Here’s just how much people have stopped talking about Trump on Facebook and Twitter
Former President Donald Trump speaking at the Conservative Political Action Conference in February 2021. | Joe Raedle/Getty ImagesTrump used to be everywhere on social media. Now he’s nowhere.
Donald Trump used to be everywhere on social media — but lately, it feels like he’s nowhere.
Many have noted just how little people have been talking about Trump — from cable news to Google searches — since he lost the election and was kicked off Facebook, Twitter, and YouTube four months ago.
New data Recode obtained from social media measurement firms Zignal Labs and CrowdTangle shows just how drastic the drop in conversation about Trump has been.
Mentions of Trump went down by 34 percent on Twitter and 23 percent on Facebook the week after he was banned from both platforms following the Capitol riot on January 6. Since then, Trump mentions have continued to decline around 90 percent on both platforms from where they were the week of the riots. (That decline may be even greater than what the current data reflects on Twitter because it doesn’t include retweets and tweets from accounts that have since been deleted, like Trump’s.)
Of course, it’s impossible to divorce the decline in the Trump conversation from the fact that he’s no longer president. It’s natural for people to talk less about a world leader once he or she is no longer in office. Even before the bans, mentions of Trump had started to drop after he lost the election. But Trump wasn’t an ordinary president, and he’d made it very clear he planned to continue being present in political discourse after his loss — as evidenced by his posts inciting Capitol rioters.
Still, the steep decline of mentions in recent months shows just how the president who once set a national political agenda with his around-the-clock social media posts has been relegated to lesser relevance on the mainstream internet, and in conversation more broadly. Now that the Facebook oversight board has extended Trump’s Facebook ban six more months, that dampening will likely continue.
What the data shows
During his four years in office, Trump was one of the most active and influential figures on social media, often setting off global news cycles with a single 140-character tweet. And even after Trump lost the election, he was able to garner unparalleled social media attention as he perpetuated baseless conspiracy theories about the election results.
But everything changed when a crowd stormed the US Capitol in early January as Trump encouraged his followers to overturn the result of the election. Facebook, Twitter, and YouTube then took the unprecedented step of kicking the then-sitting US president off their services.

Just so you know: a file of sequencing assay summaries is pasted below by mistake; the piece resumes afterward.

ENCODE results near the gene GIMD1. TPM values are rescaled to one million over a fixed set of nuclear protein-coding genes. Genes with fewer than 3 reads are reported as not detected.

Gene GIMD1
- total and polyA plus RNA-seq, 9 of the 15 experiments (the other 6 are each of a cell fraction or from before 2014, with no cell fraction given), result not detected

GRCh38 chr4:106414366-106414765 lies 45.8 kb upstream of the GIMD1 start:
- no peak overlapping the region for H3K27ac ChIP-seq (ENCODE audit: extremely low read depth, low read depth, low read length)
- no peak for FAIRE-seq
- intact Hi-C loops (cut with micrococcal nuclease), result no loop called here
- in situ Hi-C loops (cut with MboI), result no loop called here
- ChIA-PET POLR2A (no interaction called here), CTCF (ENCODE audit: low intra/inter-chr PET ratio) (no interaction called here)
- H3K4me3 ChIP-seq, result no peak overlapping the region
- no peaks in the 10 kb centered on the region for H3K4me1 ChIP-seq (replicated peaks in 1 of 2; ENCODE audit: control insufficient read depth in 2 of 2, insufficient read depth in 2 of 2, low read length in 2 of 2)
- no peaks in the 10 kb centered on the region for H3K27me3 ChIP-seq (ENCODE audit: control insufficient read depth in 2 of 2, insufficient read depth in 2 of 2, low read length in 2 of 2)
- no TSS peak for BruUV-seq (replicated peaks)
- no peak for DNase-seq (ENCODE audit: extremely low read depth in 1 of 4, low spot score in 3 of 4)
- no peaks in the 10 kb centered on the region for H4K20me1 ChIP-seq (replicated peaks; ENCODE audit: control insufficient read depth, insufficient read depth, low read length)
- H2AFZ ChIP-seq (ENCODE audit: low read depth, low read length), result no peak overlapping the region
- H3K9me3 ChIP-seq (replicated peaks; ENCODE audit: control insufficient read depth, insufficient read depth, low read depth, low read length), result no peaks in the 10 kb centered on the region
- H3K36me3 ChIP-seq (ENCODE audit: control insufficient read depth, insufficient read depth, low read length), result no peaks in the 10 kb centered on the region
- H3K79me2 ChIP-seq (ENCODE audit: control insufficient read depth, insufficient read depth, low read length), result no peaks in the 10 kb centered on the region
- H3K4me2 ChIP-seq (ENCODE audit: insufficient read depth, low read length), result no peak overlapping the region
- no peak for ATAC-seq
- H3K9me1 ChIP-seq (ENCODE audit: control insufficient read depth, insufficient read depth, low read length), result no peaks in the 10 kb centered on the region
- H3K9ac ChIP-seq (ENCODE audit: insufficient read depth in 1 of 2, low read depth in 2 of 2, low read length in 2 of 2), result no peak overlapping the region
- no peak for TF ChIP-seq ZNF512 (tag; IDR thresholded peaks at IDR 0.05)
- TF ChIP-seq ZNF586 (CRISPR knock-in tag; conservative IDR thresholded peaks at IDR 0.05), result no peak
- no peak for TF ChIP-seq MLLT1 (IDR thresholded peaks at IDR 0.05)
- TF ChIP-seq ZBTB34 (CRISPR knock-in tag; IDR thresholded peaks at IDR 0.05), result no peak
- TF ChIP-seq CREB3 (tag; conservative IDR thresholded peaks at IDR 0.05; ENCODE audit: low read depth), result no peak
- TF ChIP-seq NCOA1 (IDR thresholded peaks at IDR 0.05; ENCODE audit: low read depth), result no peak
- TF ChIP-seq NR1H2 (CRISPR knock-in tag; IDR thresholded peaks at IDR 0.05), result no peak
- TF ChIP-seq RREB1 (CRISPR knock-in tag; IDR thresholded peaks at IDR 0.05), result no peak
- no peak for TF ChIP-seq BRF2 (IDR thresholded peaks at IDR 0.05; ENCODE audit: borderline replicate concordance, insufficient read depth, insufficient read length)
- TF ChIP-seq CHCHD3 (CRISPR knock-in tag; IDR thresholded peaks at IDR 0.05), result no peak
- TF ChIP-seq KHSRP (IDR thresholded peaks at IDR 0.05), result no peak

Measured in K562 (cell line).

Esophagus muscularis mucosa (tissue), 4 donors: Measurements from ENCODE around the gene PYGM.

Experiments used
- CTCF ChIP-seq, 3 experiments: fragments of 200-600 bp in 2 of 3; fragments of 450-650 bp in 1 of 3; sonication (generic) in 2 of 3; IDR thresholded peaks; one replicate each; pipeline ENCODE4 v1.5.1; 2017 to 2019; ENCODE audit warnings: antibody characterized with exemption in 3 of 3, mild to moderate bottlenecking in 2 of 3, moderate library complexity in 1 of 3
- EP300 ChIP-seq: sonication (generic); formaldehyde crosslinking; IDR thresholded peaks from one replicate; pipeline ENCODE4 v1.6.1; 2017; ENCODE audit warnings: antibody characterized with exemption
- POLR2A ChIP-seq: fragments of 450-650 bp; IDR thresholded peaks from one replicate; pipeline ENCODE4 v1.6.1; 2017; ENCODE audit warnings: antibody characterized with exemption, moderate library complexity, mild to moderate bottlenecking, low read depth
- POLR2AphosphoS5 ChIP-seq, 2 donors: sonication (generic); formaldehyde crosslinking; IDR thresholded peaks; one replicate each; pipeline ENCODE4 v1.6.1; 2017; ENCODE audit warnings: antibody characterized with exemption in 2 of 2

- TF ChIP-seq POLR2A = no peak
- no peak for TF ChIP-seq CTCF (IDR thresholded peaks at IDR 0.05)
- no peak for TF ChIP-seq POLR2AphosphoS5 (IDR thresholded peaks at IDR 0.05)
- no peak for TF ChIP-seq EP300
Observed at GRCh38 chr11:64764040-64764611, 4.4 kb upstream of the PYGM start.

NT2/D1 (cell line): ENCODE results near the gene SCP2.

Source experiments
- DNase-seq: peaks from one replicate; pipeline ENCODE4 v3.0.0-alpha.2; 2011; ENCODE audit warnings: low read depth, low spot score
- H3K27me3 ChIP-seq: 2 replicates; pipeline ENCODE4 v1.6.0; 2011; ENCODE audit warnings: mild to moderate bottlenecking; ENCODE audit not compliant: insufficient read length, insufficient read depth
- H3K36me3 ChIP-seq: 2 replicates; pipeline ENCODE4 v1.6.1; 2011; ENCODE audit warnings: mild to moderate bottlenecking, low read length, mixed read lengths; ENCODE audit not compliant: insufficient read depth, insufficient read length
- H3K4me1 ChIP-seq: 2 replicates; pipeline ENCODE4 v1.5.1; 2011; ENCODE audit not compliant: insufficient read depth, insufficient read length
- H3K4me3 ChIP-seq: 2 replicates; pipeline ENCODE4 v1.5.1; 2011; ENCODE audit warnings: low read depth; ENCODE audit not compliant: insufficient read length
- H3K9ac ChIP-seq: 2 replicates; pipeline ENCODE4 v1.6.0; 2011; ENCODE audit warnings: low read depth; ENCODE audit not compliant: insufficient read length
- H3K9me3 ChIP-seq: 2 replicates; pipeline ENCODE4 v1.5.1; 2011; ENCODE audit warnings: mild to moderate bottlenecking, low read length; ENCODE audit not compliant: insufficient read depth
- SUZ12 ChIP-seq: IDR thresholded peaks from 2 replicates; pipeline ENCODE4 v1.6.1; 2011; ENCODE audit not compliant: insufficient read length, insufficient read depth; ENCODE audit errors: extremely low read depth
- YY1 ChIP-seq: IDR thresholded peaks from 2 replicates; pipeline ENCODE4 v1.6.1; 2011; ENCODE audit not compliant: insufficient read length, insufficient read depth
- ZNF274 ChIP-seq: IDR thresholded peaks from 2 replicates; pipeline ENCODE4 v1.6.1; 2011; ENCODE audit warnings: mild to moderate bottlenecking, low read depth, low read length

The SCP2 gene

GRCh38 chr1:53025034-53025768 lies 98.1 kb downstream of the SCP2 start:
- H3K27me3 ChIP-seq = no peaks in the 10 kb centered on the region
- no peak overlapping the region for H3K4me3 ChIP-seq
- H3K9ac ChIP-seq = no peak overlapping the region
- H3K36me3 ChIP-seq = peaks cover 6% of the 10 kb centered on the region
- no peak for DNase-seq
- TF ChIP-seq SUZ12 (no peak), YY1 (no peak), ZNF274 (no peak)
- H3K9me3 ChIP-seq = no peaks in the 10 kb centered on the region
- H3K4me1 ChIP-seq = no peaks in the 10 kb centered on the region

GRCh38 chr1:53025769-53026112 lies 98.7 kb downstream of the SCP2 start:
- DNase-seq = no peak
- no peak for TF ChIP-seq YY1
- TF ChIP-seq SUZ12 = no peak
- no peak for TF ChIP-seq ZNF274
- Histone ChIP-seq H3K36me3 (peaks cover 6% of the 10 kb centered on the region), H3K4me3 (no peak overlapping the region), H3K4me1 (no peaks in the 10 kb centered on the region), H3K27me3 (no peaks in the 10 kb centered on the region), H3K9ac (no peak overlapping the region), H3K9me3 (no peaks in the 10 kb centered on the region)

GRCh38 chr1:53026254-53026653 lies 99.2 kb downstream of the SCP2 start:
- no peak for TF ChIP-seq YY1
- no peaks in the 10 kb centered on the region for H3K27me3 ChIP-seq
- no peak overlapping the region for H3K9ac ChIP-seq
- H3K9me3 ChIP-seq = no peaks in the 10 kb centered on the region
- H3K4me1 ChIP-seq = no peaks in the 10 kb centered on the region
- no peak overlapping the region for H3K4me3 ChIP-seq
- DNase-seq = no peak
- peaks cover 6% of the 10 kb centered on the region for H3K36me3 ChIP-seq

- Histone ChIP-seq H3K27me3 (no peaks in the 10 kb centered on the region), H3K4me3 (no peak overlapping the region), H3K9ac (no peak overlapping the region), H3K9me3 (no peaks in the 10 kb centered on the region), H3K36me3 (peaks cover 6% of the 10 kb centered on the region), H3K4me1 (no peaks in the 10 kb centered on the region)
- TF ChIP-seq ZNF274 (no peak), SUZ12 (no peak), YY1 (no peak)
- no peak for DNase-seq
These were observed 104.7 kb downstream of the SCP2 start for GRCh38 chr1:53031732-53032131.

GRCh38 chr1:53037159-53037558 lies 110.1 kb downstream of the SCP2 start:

Recode asked Zignal Labs and Facebook-owned CrowdTangle for data about Trump’s social media mentions to better understand his social media presence over time, and how his social media suspensions impacted that presence.
On Twitter, Trump garnered nearly 50 million mentions in the week beginning January 3, the week of the Capitol riots, according to data from Zignal, which searched for “Trump” as a keyword or hashtag. The following week, after Trump was banned, mentions dropped to around 30 million and have continued to decline precipitously. In the last month, that number has shrunk to around 3 million mentions per week — or roughly the level it was at in 2016, before Trump became president.
“While Donald Trump is still a heavily discussed figure on Twitter, his suspension in January has had a significant impact on the volume of mentions of his name on the platform,” said Jennifer Granston, chief customer officer and head of insights at Zignal Labs. “In the nearly five months since the permanent suspension of his account, there have been 151 million mentions of his name on Twitter. For context, during just the week of the 2020 presidential election, his name accumulated 56 million mentions.”
Screenshot of CrowdTangle data on Facebook interactions — “Likes,” reactions, comments, and shares — with posts including “Trump” over time.On Facebook, the week that included Election Day 2020 had the highest number of interactions, with 427 million “Likes,” reactions, comments, and shares on posts by Trump or including the word “Trump” on Facebook pages, public groups, and verified profiles. That spiked again to around 300 million the week of the Capitol riot but has since declined to levels below any seen in the past year — around 30 million a week. CrowdTangle’s data, as of publication, includes engagement with Trump’s account that has happened after he was banned from posting.
Again, it’s not entirely surprising that a lame-duck president would start to fade from public discussion.
But Trump was an exception. Even after his mentions and presence on social media had begun to decline post-election, he rallied his social media followers in a drastic rebound. In early January, Trump capitalized on the “#stopthesteal” social media campaign to attempt to overturn the result
May 6, 2021 - VOX
Former President Donald Trump speaking at the Conservative Political Action Conference in February 2021. | Joe Raedle/Getty ImagesTrump used to be everywhere on social media. Now he’s nowhere. Donald Trump used to be everywhere on social media — but lately, it feels like he’s nowhere. Many have noted just how little people have been talking about Trump — from cable news to Google searches — since he lost the election and was kicked off Facebook, Twitter, and YouTube four months ago. New data Recode..